I’m excited to write this fourth and final post about our November trip to Nicaragua. I’ve had people ask me, “Why Nicaragua? Why now?” These questions can best be answered by my previous posts, but here’s the short answer: In November 2015, we agreed to sponsor a child through a partnership between our church and Compassion International, and this trip offered us an opportunity to meet her. At this point, I’m going to assume you are somewhat familiar with the backstory. I will skip ahead and share the details surrounding this special day.
Compassion partners with churches around the globe, establishing child development centers to serve families in the poorest areas. Currently, 43,500 children participate in more than 150 centers in Nicaragua. Staff members from this organization joined us one evening at Amigos for Christ and outlined realistic expectations for the visit. Our sponsor children would travel to a central Compassion location to meet us, and they would be accompanied by a family member and/or a representative from his or her local center. For some children, this may be the first time they leave their small communities. Often, the trip could take hours due to poor roads and slow-moving traffic stuck behind construction crews, bikes, or herds of cows on their way to another field. All factors considered, the travel alone could be overwhelming. While we may have envisioned the excitement of Christmas morning upon introduction to our sponsor child, the child may be reserved and frightened. Conversation might be awkward. They assured us each child would have a translator who is trained to guide the interaction in a positive direction. In addition, Compassion staff members continued to provide information and answer questions during our bus ride to the luncheon. We were more than adequately prepared for the visit.
When we arrived at the Compassion center, children danced for us. The second musical number relayed a powerful message: No more war, drugs, violence, dying, hunger, or sickness. We need more love. The performance ended, and we divided into groups for a tour of the center. We learned how Compassion centers impact a child’s physical, mental, spiritual, emotional, economical, and social development. The location we toured recently initiated a Child Survival Program (CSP), which provides education and support to mothers, “promoting effective child development to ensure that children survive the early years when they are most vulnerable to disease and malnutrition.” The picture below (left) is the CSP room, and the other (right) is in the kitchen where children learn to bake and decorate cakes. Our daughters are standing with the pastor of the church (left) and the teacher of this class (right).
After the tour, we met our interpreter, and she introduced us to B, our sponsor child. Not only was B‘s mother able to get a day off work to join us, she also managed to bring J, our sponsor child’s older sister. A representative from their Compassion center accompanied them. We were relieved to learn their commute to the center only took 30 minutes by bus and cab. From the letters we’ve received from B, we know she likes puppies. We broke the ice with a puppy coloring book and crayons, and the younger girls were entertained until lunch was served. Once we had finished eating, our daughters pulled a jump rope from our bag. The four girls played “train” with the jump rope, weaving through the tables for quite some time. Someone captured the fun with a Polaroid and gave the picture of the four girls (at the beginning of this post) to the family to take home. Other sponsors blew bubbles or played with a ball, and these items seemed to help them engage with their children.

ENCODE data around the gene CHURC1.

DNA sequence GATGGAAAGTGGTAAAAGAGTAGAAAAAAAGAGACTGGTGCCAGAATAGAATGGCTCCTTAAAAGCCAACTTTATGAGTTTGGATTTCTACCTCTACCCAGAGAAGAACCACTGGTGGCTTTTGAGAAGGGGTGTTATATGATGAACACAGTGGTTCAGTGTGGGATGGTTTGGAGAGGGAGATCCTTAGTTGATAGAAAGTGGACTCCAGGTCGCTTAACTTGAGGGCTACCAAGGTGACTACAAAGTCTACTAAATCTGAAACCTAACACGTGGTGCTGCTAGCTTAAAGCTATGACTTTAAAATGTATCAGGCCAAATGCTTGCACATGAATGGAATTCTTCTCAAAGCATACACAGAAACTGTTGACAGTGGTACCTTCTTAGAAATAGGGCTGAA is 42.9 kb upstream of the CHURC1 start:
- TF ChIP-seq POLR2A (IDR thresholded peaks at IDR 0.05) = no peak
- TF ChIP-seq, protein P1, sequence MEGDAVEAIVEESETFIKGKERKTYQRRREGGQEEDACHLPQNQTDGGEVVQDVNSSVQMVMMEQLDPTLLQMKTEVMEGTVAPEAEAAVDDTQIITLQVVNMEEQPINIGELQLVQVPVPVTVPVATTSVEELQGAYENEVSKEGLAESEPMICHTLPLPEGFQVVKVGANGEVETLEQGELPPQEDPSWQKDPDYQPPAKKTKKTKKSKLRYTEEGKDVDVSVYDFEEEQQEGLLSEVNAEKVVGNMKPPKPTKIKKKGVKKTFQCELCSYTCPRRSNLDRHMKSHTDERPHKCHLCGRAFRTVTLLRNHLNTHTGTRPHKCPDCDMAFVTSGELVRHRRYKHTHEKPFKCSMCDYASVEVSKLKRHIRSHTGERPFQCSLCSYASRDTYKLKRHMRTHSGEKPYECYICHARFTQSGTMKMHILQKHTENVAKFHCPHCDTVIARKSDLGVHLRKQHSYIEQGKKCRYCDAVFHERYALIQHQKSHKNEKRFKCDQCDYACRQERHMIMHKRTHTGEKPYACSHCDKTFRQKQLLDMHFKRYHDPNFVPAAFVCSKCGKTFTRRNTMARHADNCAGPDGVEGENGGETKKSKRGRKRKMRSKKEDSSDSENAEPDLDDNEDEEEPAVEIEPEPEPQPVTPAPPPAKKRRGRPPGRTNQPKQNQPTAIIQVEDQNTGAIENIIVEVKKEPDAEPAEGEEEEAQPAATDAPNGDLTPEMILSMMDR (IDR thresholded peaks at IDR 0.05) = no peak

As our girls entertained each other, Travis and I spoke with B‘s mother and learned more about their family. She told of their blessings as well as their hardships. Because our family has struggled through our share of tough times, we were able to build into this mother and encourage her based on our experiences. This strengthened our connection. As I watched these four girls interact, I couldn’t believe how similar they are. Both sets of sisters are less than 18 months apart. Their names start with the same letters. Brooke and J have fair skin, blonde hair, and light eyes. Jillian and B have brown hair and hazel eyes. Later in the day, a couple of our teammates told us their sponsor families thought Travis and I had four daughters. They wondered where our sponsor child was. The events of this day remind me of The Author of the Story, one of the daily themes during the trip. God is the author of this story. He has intertwined our families, and it’s so cool to look back and see how His hands were at work.
Before we parted ways, we gave B a bright pink cinch sacked packed with a toothbrush, toothpaste, stickers, and our daughters’ favorite children’s Bible (in Spanish). The four girls read Noah’s Ark together. In the picture below, Karla, our interpreter, is pointing to our family picture as B tells her our names.
This trip and the chance to meet our sponsor child and her family is part of the story God has written for us. A mission trip at home or abroad may not be part of your story, but there are so many ways to make a difference in the lives of others in your community and around the world. Not all of them require travel or financial commitments. In this post, I mentioned several components of Compassion that are funded by monetary donations. Want to provide Bibles for the classrooms? Interested in funding sports camps and baking classes for a child? There are a variety of options at every price point. Visit the Compassion website for more information. Merry Christmas! May God bless you in the New Year.